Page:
Learn HTML and CSS: An Absolute Beginner’s Guide
Starting to Build Our Style Sheet
The style sheet is ready to be used: it’s saved in the right location, and all of your web pages (all three — count ’em) are linked to it correctly. All we need to do is set some styles.
One of the first changes that people often make to a web site’s default styling is to alter the font (or typeface) that’s used. On Windows, most browsers use Times New Roman as the default — it’s the font that has been used in all the screen shots we’ve seen so far. For many people, though, it’s a little bit dull, probably because this font is used more than any other. It’s very easy to change fonts using CSS’s
The best place to use this is within the
body element, as shown below:
Here, I’ve chosen to use the Verdana font. It’s applied to the
body element because
body contains every element that you will see on the web page. The nature of the way in which CSS is applied means that every element contained in the
body element will take on the same font (unless another font is specified for a given element or elements within
body — but more on that a little later).
Great: Verdana it is! But … what if some people who view your site don’t have Verdana installed on their computers? Hmm, that’s a tricky one. The short answer is that the browser will make its best guess about which font it should use instead, but we don’t have to make the browser do all the guesswork. The
font-family property allows us to enter multiple fonts in the order in which we’d prefer them to be used. So, we could type the following:
This translates as: “Please style everything in the body of my web page so that the text appears as Verdana. Failing that, please try using Helvetica and, failing that, Arial. If none of the above are installed, just use whatever sans-serif font is available.”
We’ll use this selection of fonts in our diving site, so let’s open the style sheet file and play around with some CSS.
- Type the above CSS into
- Save the file, then open the homepage (
index.html) in your browser.
If everything went to plan, your web page (all three of them, actually) should display slightly differently than they did before. The figure below shows the appearance of our newly-styled homepage.
Tip: Sans-serif Fonts: Better for On-screen Viewing
A serif font is one that has all those little flourishes at the ends of each letter. These flourishes, which are shown below, “Highlighting the serifs of a serif font (Georgia)”, are known as serifs. They’re great for reading printed material, as they give a little shape to the words, making them easier to read.
However, on the screen, serif fonts can become a little messy, especially when they’re used for smaller type — there simply aren’t enough pixels on the screen to do these little flourishes justice. For this reason, you’ll notice that many web sites use sans-serif fonts (from French, translating as “without serif”) when the font size is set quite small.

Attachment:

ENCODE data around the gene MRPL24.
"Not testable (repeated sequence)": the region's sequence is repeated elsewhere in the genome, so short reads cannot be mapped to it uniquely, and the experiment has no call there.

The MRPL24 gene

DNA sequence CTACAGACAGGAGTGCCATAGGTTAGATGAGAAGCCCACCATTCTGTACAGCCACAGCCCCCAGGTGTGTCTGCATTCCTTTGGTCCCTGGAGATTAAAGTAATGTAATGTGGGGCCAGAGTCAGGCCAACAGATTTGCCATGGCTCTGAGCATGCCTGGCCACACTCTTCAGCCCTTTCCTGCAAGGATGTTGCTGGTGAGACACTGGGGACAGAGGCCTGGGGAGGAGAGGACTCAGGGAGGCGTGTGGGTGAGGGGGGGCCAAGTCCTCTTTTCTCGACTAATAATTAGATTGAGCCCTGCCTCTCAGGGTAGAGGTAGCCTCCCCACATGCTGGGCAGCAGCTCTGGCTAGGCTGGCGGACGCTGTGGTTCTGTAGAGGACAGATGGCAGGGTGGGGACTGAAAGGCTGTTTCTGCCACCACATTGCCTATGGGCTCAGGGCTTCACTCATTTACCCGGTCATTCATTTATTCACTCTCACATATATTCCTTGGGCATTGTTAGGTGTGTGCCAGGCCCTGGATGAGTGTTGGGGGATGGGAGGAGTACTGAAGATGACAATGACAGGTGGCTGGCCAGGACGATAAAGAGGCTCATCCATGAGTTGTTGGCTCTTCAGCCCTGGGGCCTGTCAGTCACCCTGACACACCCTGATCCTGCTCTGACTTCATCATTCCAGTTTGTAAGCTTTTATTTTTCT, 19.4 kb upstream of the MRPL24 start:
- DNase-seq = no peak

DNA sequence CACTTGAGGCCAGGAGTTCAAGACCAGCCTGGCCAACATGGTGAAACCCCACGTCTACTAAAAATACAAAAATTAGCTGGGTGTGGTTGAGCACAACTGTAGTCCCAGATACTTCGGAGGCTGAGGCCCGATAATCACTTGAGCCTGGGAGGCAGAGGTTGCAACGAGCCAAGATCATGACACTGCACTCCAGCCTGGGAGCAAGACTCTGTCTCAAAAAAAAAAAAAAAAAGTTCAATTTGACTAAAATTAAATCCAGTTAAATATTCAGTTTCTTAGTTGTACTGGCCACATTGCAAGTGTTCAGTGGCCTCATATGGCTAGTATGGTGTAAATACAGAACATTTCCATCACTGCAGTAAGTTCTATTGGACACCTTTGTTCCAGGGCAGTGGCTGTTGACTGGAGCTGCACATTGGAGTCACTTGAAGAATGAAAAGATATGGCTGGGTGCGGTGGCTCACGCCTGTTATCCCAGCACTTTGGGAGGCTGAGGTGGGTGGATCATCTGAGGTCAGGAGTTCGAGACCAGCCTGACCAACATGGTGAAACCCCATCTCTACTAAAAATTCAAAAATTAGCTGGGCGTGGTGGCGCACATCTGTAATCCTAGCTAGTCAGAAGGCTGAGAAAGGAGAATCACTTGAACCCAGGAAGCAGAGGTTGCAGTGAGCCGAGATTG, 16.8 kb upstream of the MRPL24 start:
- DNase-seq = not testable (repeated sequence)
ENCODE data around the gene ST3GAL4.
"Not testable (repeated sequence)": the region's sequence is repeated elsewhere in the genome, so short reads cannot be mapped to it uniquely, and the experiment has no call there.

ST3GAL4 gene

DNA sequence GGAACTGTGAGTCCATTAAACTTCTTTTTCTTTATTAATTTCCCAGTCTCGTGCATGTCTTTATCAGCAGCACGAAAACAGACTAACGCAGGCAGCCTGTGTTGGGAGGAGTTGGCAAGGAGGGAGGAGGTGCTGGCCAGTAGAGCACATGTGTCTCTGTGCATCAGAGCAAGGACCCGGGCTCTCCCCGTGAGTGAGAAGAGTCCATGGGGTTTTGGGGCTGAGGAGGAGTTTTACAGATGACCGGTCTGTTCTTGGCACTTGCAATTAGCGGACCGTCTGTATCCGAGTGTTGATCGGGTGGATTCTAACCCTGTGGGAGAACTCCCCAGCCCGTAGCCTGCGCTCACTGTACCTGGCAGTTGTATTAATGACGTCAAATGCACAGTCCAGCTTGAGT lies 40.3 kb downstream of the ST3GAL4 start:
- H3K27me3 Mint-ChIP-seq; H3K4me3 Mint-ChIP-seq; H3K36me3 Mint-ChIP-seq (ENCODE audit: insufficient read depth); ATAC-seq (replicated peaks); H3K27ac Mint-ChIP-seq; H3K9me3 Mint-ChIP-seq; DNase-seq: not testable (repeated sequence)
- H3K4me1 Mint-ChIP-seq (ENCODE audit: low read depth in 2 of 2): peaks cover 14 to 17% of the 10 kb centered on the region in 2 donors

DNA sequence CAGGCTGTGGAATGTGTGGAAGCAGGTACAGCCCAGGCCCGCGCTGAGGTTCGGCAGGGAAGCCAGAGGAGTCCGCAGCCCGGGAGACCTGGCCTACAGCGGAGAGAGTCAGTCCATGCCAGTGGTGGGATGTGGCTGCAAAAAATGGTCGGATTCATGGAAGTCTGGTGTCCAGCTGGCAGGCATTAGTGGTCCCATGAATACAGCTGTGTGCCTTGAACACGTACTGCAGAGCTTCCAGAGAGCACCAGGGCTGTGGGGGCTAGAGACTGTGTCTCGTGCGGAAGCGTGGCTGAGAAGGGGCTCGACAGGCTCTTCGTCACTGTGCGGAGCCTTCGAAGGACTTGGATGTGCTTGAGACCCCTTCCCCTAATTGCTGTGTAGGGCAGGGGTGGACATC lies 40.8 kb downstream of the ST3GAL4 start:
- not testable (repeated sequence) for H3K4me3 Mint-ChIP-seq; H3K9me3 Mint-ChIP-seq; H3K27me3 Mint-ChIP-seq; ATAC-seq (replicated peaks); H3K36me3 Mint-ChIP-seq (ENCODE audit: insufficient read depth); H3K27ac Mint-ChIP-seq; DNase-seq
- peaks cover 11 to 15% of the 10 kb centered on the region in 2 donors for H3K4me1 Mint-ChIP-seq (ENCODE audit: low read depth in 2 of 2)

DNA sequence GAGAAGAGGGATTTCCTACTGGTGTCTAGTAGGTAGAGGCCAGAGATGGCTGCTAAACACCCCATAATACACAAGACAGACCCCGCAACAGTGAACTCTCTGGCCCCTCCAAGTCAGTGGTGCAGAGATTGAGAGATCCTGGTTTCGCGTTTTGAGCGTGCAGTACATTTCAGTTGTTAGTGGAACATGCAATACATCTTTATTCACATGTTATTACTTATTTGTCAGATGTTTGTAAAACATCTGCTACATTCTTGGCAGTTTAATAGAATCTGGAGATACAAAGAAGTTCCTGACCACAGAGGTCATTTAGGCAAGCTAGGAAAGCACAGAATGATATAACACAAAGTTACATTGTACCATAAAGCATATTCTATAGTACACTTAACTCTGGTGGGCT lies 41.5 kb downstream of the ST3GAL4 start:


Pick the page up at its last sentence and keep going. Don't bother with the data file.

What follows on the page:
Note that when you refer to a sans-serif font in CSS, you must hyphenate the two words, i.e.
The first element that we’ll style is our level 1 headings, denoted by the
h1 element. Let’s add some rules to our CSS file to see what’s possible when it comes to those headings. In your text editor, add the following to
Save the CSS file and refresh your view of the homepage in your browser. Can you see what’s changed? All the first-level headings now display in the Trebuchet MS font, while everything else displays in Verdana.
The font we’ve chosen is another sans-serif font, but it’s different enough to provide plenty of contrast with the paragraphs.
Note: Some Font Names Deserve Quotes
In the code example above, “Trebuchet MS” appeared in quotation marks. You don’t need to bother wrapping quote marks around font names, unless the font comprises several words, such as “Courier New” or “Times New Roman.” A single-word font name, such as Arial or Verdana, does not need to be wrapped inside quotes.
Have a quick look around all three pages of the web site and you’ll see that your new styles have been applied to all your web pages. Let’s go a step (or two) further.
Tip: What’s Going on? Nothing’s Changed!
If you try refreshing your browser’s view of a page and nothing appears to change, first check that you saved the changes you made to the CSS file. If you have saved the altered file, check that you typed the CSS exactly as described. If you did, you may be experiencing a caching problem with your browser.
Web browsers “cache” some content. Caching is when your browser accesses files previously saved to the hard drive when you visit a given web page, rather than downloading new files each time. For example, you enter the URL, and the browser pulls the page stored in its cache. This speeds up the process of displaying a web page that has been loaded before. Unfortunately, your cache can soon become out-of-date, and when that happens, the page you visit might not display the most recent data.
This happens most frequently with images, but it can also occur using CSS files. The good news is that you have control over your browser’s cache settings. Therefore, the amount of space the cache takes up on your hard disk before cached content is replaced with newer data can be adjusted. You can poke around your browser’s settings for terms like “Cache” or “Temporary Internet Files” to change these settings; however, most users opt to leave their caches to the default settings.
If you’re positive that you’ve made the necessary changes to your CSS file (and saved them) correctly, you may need to force-reload the CSS file in your browser.
To stop the caching problem and force the browser to retrieve the most up-to-date version of your CSS file, simply hold down the Shift key and click on the Refresh (or Reload) icon on your browser’s toolbar.